Objective C Property Attributes

Objective C property in iOS application development gives you the core knowledge about how efficiently the memory management is done over Objects.

In this article I have often used objects and i-vars. Let’s first understand what is objects and i-vars. In the @interface class whatever variables(primitive variables), objects(objective c objects NSString, NSArray, NSDictionary… etc) we used is referred as instance variables (i-vars). So, clearly objects is the subset of i-vars. And the non-object i-vars are primitive data type variables.

Objective C property attributes are used to define the functionality of the i-var that has been created inside the @interface class.

There are 6 primary property attributes exist in objective C.

  1. readonly
  2. readwrite
  3. atomic
  4. nonatomic
  5. retain
  6. copy

These are the basic objective C property’s attributes. Each of the above shares contradictory functionalities with other one.
ie., The contradictory pairs are … readonly — readwrite, atomic — nonatomic, retain — copy.

Note: You can’t use the contradictory pair together in setting property for an i-var or object.

readonly- Used to create readonly objects or instance variables(i-vars). The objects can be NSString,NSArray,NSDictionary…etc.
note: If we try to change the value of the readonly i-var, which costs an error/ system crash.

readwrite — Is straight opposite to the readonly. It allows to change the i-var at any time. That’s why readwrite is set as default.(ie., you no need to specify as readwrite, by default the compiler would take this as readwrite.)

atomic- Is pretty interesting property, in a multi threading concept, if you’re trying to apply accessors(getters), mutators(setters) for a same i-var / object by multiple threads. It allows the threads one at a time, till the current thread finishes it’s operation, all other threads are set as to wait. So the updation over the i-var / object is reflected to all other threads. Though it’s time consuming, but the security and reliability over the i-var / object value is really high. Since it follows the synchronous approach.
note: atomic also default attribute of property.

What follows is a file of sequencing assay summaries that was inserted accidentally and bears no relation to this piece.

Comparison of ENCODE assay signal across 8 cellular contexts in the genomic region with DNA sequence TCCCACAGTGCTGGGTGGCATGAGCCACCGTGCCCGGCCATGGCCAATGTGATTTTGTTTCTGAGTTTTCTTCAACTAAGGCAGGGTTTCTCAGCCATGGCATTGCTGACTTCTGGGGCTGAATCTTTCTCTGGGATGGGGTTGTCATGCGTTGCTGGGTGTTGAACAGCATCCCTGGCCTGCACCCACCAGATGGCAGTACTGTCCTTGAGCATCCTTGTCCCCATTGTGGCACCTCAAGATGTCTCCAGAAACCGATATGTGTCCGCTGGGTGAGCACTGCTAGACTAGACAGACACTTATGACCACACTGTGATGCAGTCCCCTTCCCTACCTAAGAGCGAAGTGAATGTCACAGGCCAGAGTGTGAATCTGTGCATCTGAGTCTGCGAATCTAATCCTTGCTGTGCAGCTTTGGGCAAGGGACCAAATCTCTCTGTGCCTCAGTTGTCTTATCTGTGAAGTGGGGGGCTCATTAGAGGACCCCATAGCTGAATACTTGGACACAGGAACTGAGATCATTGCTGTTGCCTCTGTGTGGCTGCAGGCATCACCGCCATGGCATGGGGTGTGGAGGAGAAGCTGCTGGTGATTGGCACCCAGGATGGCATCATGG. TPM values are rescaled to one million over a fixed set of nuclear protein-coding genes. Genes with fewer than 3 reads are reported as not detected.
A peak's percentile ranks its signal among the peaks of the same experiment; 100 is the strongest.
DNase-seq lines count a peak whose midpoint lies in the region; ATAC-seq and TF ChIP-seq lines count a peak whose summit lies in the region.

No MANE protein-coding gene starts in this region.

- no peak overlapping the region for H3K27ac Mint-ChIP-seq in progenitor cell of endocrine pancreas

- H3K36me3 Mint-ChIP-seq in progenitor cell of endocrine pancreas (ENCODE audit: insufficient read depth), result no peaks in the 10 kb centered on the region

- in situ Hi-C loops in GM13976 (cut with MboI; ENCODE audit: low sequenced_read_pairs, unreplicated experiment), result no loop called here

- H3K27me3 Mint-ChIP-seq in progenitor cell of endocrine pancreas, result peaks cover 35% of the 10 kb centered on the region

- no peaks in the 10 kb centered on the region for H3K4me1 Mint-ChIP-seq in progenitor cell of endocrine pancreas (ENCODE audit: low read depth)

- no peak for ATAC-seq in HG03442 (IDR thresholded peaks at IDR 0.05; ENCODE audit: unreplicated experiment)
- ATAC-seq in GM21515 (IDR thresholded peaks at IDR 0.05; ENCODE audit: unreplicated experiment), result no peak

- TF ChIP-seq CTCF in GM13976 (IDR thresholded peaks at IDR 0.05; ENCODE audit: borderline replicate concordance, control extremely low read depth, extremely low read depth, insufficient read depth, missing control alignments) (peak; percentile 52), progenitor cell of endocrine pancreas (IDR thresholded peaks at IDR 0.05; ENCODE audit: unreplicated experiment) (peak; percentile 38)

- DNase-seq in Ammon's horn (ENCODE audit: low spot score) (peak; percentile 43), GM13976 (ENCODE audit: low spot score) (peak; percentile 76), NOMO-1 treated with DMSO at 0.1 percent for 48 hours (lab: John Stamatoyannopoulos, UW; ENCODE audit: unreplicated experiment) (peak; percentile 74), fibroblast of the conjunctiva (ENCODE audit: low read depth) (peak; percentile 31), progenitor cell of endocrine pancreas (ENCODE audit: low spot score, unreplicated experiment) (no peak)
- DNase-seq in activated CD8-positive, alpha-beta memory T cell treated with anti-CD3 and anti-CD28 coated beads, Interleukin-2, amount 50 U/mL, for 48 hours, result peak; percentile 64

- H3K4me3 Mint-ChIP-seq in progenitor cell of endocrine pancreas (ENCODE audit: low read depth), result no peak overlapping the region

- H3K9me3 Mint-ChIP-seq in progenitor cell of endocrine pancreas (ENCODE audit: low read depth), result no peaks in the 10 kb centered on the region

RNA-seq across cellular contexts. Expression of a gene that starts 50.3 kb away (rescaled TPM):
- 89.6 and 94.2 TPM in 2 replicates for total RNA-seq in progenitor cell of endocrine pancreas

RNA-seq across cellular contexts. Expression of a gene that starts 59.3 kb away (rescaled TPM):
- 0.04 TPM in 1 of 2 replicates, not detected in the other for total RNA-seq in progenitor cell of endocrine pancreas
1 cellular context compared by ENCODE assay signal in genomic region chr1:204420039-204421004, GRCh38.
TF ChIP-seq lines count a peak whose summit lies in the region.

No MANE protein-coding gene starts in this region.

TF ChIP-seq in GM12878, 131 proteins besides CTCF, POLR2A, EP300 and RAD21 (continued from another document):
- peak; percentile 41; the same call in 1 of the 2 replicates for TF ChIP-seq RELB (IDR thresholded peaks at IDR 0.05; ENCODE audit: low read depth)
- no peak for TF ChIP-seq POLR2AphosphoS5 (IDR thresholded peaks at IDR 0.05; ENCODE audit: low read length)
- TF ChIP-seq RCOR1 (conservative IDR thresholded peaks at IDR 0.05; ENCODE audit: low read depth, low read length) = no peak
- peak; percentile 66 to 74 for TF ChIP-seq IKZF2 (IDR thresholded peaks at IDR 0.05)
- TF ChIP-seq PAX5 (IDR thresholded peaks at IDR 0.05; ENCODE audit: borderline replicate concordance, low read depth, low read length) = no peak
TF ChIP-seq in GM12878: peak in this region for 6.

nonatomic — Is straight opposite to the atomic property. Unlike atomic, nonatomic follows asynchronous approach. ie., In multi threading if you’re trying to apply accessors and mutators for the same i-var / object by multiple threads, It costs unreliable data. Since it follows asynchronous approach over the i-var / object. This is not recommended for the multi threading applications in ios.

retain- Is the way of referencing the same memory address without replicating it. for example…

NSMutableString *firstString = [NSMutableString stringWithString:@"HELLO"];
NSMutableString *secondString = [firstString retain];

Now, the firstString, secondString both refers the memory address of string “HELLO”. If you’re trying to modify the HELLO via either of the objects(firstString, secondString), would be resulted to other object.
ie., modify the HELLO via the firstString

[firstString appendString:@"WORLD"];
NSLog(@"firstString : %@",firstString);
NSLog(@"secondString : %@",secondString);

results as,

firstString : HELLOWORLD
secondString : HELLOWORLD

it’s vice versa for the secondString also.
note: The ios 5 or later version retain is replaced by strong.

copy- Is straight opposite to the retain property. Unlike retain, copy creates a replica of the i-var / object.
And it has no link with the original object / i-var from it is copied. copy has two classifications in it. They are…

- copy- mutablecopy

Consider below example…

NSMutableString *firstString = [NSMutableString stringWithString:@"HELLO"];
NSMutableString *secondString = [firstString copy];

Here, copy is used, where it creates duplicate HELLO string in another (NSMutableString *) object secondString. If you’re trying to modify the object / i-var that is copied ( just copied), would costs system crash.

[secondString appendString:@"WORLD"];
NSLog(@" secondString : %@", secondString);

secondString is just copied object. If you’re trying to appendString with it, results system crash. So, copy creates an immutable replica of the object / i-var.

mutablecopy- Unlike copy, mutablecopy creates a mutable replica of the object / i-var.

NSMutableString *firstString = [NSMutableString stringWithString:@"HELLO"];
NSMutableString *secondString = [firstString mutablecopy];
[secondString appendString:@"WORLD"];
NSLog(@" secondString : %@", secondString);

results as,

secondString : HELLOWORLD

Apart from the above basic most used property attributes, there exists other attributes also… they are,

- assign- weak

assign- Is used when a setter assigns non-object i-vars (int, float, char.. etc).
So, anything that is not object can be used by assign. Since non-objects need not to be retained, copied… etc. assign refers simple assignment by default, to anything but which is not an object.

weak — Is a reference that you do not retain. — We generally use weak for IBOutlets (UIViewController’s Children). This works because the child object only needs to exist as long as the parent object does. A weak reference is a reference that does not protect the referenced object from collection by a garbage collector. weak is essentially assign, a unretained property. Except when the object is deallocated the weak pointer is automatically set to nil.

iOS Engineer